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After a mostly one-way trade higher for weeks, Tuesdays' dramatic stock market reversal signals the potential for more choppy trading ahead.
The Dow rocketed 283 points Tuesday, before erasing those gains and heading down 100 points. It later recovered and closed just 10 points lower at 25,792 after its most volatile day since Dec. 1 and on the first day it traded above 26,000.
Traders blamed Washington for some of the selling as lawmakers appeared to be having difficulty agreeing to a spending resolution and on reports that former White House advisor Steve Bannon will testify in the Russia investigation.
But while the focus was on Washington, traders also looked at the morning market surge Tuesday as another sign that the market was getting too frothy and overbought.
"The healthiest thing would be some downward action for the next two or three sessions. Today you did have a somewhat bearish, outside reversal," said Scott Redler, partner with T3Live.com, who follows the market's short-term technicals.
A reversal is when the market opens above a prior high and then closes below a prior low. "That happened in some sectors like small-caps. ... You can't get too bearish if you're still above the 8- and 21-day moving average," Redler said.
Strategist Laszlo Birinyi on Tuesday said he expects a possible six weeks of consolidation and sideways trade, but he is not bearish on stocks. "Right now, the market is at the upper end of the trading range. It's 5 percent over its 50-day moving average, and those are areas where the market tends to digest, consolidate, take a breather but not go down," he said, as the market gyrated Tuesday.
Steve Massocca, managing director at Wedbush Securities, said the market has clearly become fatigued after its sharp move higher. The S&P 500 is up 4 percent since the beginning of the year and crossed above 2,800 for the first time Tuesday before closing down 9 at 2,776. "We've had a pretty significant move. It's quite natural that this would be exhausted at some point. … A potential government shutdown is a handy excuse," he said.
But a government shutdown Friday is not likely, said Dan Clifton, head of policy research for Strategas.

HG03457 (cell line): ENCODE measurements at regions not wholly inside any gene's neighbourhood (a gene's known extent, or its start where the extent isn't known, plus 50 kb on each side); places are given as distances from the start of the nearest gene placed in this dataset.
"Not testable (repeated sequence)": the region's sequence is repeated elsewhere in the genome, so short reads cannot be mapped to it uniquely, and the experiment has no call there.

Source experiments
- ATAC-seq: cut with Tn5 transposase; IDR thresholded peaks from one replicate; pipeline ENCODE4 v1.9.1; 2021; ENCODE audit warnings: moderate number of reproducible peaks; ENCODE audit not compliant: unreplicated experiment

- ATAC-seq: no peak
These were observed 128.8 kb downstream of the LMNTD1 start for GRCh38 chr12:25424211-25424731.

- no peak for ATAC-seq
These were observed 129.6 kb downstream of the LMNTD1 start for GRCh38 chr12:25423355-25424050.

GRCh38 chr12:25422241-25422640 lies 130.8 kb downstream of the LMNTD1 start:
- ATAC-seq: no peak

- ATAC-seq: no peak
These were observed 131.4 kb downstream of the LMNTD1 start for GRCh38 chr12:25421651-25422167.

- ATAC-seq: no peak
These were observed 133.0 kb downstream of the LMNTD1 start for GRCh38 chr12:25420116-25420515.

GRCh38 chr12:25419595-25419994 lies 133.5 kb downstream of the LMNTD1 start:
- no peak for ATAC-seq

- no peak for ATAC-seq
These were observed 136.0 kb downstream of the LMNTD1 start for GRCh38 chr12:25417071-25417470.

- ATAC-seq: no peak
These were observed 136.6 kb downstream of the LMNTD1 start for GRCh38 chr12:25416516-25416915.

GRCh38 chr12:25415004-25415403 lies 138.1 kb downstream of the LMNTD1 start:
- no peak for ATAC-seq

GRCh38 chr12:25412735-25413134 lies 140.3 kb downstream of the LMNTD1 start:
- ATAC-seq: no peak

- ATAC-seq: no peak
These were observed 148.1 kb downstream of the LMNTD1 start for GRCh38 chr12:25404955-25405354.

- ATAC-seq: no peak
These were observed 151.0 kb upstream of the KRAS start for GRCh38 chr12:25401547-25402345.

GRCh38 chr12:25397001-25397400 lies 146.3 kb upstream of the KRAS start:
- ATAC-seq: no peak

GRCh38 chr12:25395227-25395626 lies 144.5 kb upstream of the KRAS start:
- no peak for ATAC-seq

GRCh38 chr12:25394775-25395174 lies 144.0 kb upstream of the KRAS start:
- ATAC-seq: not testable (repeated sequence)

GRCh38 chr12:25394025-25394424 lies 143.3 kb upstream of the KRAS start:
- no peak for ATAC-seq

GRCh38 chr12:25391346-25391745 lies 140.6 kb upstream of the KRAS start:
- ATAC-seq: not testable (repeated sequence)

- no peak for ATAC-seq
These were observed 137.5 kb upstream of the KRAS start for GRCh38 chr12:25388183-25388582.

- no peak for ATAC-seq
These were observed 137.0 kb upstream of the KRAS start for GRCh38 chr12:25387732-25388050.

"My overall view on this is they're preparing a temporary stop-gap measure. I just don't think we're going to shut down, but we're trying to buy time until there could be a larger spending package. It was very much companies that were influenced by government spending that were selling off. The market is saying there is some risk of a government shutdown," Clifton said.
Massocca said the market also took the report on Bannon as a negative. "The stock market loves Donald Trump, so if Trump is going to get in trouble somehow, that's not good for the stock market," he said. "The policies that are being implemented by this administration are incredibly business-friendly, and if that were in danger of changing that would be a problem for the market."
Analysts expect earnings season to be a positive for the market, and that's where the focus should turn as reports roll out in the next couple of weeks. Not only is the fourth quarter expected to be strong, but analysts anticipate positive comments from companies on how they will be affected by massive tax cuts.
Earnings season is off to a strong start so far. Of the S&P 500 companies that had reported as of Friday, 69 percent have beaten earnings-per-share estimates while 85 percent have beaten revenue forecasts, according to FactSet.
There are a number of economic reports Wednesday, including the business leaders survey at 8:30 a.m. ET, industrial production at 9:15 a.m., the NAHB survey at 10 and the Treasury international capital flow data at 4 p.m. The Federal Reserve releases its beige book on the economy at 2 p.m.
The market is also keeping an eye on the Bank of Canada, which is expected to raise interest rates Wednesday.
"Our call is they hike tomorrow, and that they hike two more times this year," said Ben Randol, G-10 currency strategist with Bank of America Merrill Lynch.
The U.S. dollar was lower Wednesday, and the dollar index is now down 1.8 percent year to date. Randol said the dollar has been trading on anticipation of other central bank tightening and that it should perk up.
"Our call was in the big, broad brush strokes to see a dollar rebound in the first half of the year, and then see that fade as central banks reprice," he said. Randol said the repatriation of cash by corporations could increase the demand for dollars and that could pressure the greenback higher.